U.S. Pat. No. 3,978,282 discloses an apparatus and method for measuring the characteristics of a network in which a substantially non-interfering, low-intensity sweeping test signal is transmitted along a network to be tested. A reference signal is transmitted along with a test signal for synchronizing the operation of tracking means.

U.S. Pat. No. 5,307,284 discloses a vector network analyzer, which utilizes a single voltage controlled oscillator to produce a sweep frequency over time, which is supplied to a device under test. The return signal from the device under test is delayed and mixed with the original signal to produce an intermediate frequency signal that is digitized and the data manipulated by a computer to measure the reflection coefficient or transmission coefficient of the device under test.

U.S. Pat. No. 4,739,325 discloses an apparatus and method for down-hole EM telemetry while drilling which utilizes a down-hole microprocessor unit and a surface data processing unit (computer) each of which continuously monitors, probes and sweeps the frequency spectrum with EM signals to determine an optimum frequency for signal transmission between the respective units via either the drill string, the surrounding strata, or both

U.S. patent application Ser. No. 10/708,775 filed Mar. 24, 2004 in the name of Hall, et al. discloses a method and apparatus for testing electromagnetic connectivity in a drill string. The method comprises transmitting a test signal along a transmission path in a drill string; receiving a reflection of the test signal; and determining from the reflection whether there is an interruption in the electromagnetic connectivity in the transmission path. In general, the apparatus comprises a signal generator for generating a test signal into the drill string; a receiver for receiving the reflection of the test signal; and means for determining from the reflection whether there is an interruption in the electromagnetic connectivity in the transmission path.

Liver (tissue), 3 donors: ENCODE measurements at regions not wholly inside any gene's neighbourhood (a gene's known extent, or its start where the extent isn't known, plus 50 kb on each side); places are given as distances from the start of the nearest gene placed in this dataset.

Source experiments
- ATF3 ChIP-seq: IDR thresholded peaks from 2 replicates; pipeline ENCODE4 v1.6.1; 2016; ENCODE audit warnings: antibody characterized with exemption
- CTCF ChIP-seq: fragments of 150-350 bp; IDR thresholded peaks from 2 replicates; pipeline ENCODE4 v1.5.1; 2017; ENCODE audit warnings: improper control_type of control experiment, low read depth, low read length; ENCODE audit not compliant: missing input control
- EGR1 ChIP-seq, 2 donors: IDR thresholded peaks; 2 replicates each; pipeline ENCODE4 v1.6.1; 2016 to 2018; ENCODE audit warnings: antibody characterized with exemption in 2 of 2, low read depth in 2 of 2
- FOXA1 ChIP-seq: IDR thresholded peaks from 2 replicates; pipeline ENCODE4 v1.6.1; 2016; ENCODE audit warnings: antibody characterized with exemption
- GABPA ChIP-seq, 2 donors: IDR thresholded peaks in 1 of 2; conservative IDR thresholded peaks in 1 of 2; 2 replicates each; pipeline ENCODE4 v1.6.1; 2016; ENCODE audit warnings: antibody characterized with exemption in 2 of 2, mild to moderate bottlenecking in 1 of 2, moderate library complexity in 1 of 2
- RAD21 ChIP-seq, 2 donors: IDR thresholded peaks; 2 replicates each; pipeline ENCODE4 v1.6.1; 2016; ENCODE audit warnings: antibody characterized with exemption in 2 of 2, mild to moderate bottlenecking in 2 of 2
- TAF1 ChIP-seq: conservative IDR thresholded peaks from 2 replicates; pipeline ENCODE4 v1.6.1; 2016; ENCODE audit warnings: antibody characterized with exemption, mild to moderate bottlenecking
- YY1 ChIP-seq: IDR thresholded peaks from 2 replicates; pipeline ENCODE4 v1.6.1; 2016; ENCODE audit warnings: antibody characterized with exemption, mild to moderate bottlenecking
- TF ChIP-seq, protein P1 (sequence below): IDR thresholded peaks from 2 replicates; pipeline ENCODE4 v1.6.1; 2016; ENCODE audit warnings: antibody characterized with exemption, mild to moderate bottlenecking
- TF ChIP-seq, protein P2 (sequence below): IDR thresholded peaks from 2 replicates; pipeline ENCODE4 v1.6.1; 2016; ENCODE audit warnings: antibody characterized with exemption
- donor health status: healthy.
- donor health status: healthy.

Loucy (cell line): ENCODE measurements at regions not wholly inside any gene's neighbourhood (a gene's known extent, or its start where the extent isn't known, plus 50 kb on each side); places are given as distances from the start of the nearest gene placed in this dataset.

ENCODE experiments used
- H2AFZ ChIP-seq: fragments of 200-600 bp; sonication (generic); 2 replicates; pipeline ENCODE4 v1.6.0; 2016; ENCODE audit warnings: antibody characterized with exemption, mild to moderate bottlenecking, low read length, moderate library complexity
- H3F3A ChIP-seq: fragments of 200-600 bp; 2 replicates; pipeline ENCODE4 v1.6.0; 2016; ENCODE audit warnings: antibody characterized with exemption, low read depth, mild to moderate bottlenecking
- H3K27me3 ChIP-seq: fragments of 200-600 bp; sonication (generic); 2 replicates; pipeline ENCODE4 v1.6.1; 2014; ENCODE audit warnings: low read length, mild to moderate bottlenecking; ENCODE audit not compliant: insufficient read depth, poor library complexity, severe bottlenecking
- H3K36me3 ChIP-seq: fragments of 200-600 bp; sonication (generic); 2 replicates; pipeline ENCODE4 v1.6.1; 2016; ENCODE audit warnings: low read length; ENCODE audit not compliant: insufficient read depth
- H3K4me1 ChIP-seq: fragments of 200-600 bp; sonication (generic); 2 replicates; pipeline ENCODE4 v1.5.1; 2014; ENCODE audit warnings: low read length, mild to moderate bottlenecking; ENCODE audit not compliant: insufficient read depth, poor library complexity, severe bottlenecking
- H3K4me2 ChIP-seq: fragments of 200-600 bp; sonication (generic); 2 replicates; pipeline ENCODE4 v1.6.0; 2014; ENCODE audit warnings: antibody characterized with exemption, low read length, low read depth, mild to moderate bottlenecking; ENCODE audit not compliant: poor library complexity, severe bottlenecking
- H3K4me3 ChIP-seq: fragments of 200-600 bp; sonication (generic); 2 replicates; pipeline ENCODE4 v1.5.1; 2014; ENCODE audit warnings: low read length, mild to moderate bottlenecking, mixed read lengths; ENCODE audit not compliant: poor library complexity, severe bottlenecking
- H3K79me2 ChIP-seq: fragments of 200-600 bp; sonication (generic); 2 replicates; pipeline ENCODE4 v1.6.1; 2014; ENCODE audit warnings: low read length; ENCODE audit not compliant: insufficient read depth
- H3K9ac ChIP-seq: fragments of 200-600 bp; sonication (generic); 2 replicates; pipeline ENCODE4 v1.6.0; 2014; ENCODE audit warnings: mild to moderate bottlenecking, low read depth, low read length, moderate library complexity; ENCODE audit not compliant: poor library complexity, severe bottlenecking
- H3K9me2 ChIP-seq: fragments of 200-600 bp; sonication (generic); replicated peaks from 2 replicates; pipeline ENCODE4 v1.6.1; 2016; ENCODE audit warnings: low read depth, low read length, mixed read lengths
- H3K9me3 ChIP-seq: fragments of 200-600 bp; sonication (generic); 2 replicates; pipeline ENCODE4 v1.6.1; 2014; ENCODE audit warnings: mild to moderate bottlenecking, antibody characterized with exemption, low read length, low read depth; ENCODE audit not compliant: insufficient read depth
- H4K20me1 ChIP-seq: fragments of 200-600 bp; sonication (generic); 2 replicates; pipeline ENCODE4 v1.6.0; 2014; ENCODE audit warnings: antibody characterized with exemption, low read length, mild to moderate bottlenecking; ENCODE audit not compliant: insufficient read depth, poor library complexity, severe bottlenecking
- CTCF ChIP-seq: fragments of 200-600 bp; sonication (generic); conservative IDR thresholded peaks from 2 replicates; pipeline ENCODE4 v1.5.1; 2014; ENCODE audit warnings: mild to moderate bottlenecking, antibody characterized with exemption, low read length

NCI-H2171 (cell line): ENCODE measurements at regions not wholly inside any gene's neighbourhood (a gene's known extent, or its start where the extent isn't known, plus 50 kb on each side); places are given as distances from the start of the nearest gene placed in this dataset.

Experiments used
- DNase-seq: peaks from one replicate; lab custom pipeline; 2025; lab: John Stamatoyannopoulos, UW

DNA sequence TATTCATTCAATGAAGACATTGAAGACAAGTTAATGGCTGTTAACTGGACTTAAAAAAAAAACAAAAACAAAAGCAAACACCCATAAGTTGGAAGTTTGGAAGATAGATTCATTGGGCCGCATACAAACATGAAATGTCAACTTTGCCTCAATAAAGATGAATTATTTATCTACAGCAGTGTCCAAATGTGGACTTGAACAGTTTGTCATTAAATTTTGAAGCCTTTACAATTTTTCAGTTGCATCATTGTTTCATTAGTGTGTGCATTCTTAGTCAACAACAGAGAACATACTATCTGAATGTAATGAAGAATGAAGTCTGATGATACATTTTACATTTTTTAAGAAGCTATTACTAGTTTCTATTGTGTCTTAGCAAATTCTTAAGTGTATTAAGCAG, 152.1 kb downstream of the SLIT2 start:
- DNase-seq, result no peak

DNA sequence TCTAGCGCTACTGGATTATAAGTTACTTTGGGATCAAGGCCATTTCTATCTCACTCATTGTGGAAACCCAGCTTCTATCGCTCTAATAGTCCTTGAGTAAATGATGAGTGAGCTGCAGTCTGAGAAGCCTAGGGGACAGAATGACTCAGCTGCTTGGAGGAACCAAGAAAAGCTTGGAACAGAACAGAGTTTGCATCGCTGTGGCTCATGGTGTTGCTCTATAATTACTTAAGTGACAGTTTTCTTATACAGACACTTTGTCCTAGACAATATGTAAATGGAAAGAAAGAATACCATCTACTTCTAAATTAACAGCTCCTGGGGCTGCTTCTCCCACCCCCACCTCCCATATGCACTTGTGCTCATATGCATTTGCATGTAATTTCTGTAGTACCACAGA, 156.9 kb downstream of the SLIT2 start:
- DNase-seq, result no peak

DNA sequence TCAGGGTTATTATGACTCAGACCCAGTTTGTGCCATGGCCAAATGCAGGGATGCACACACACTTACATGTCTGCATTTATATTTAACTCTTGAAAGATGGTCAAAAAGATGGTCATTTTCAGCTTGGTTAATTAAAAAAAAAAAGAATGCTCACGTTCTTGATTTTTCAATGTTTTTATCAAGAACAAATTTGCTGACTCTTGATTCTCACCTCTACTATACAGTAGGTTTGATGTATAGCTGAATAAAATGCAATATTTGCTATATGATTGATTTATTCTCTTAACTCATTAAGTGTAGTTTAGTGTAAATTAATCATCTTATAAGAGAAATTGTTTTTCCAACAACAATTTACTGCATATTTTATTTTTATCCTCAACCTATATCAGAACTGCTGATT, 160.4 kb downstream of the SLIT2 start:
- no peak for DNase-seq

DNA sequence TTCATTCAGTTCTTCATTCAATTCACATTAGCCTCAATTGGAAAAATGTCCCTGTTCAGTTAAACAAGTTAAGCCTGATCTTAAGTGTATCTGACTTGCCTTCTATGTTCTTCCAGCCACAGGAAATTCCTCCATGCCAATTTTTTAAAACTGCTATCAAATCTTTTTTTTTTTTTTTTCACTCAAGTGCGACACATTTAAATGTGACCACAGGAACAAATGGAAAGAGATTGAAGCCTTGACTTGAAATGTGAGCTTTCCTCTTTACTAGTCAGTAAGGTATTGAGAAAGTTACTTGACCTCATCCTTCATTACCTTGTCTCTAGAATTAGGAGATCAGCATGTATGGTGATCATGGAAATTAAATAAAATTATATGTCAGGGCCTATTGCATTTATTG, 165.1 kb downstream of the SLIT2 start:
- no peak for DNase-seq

BRIEF SUMMARY OF THE INVENTION

A method for identifying properties of a downhole electromagnetic network in a downhole tool string, comprising the step of providing an electromagnetic path intermediate a first location and a second location on the electromagnetic network. The method further comprises the step of providing a receiver at the second location. The receiver is integrated into the electromagnetic network and comprises a known reference. The analog signal comprises a set amplitude, a set range of frequencies, and a set rate of change between the frequencies. The method further comprises the steps of sending the analog signal, and passively modifying the signal. The analog signal is sent from the first location through the electromagnetic path, and the signal is modified by the properties of the electromagnetic path. The method further comprises the step of receiving a modified signal at the second location and comparing the known reference to the modified signal. The differences between the known reference and the modified signal reveal the properties of the electromagnetic path.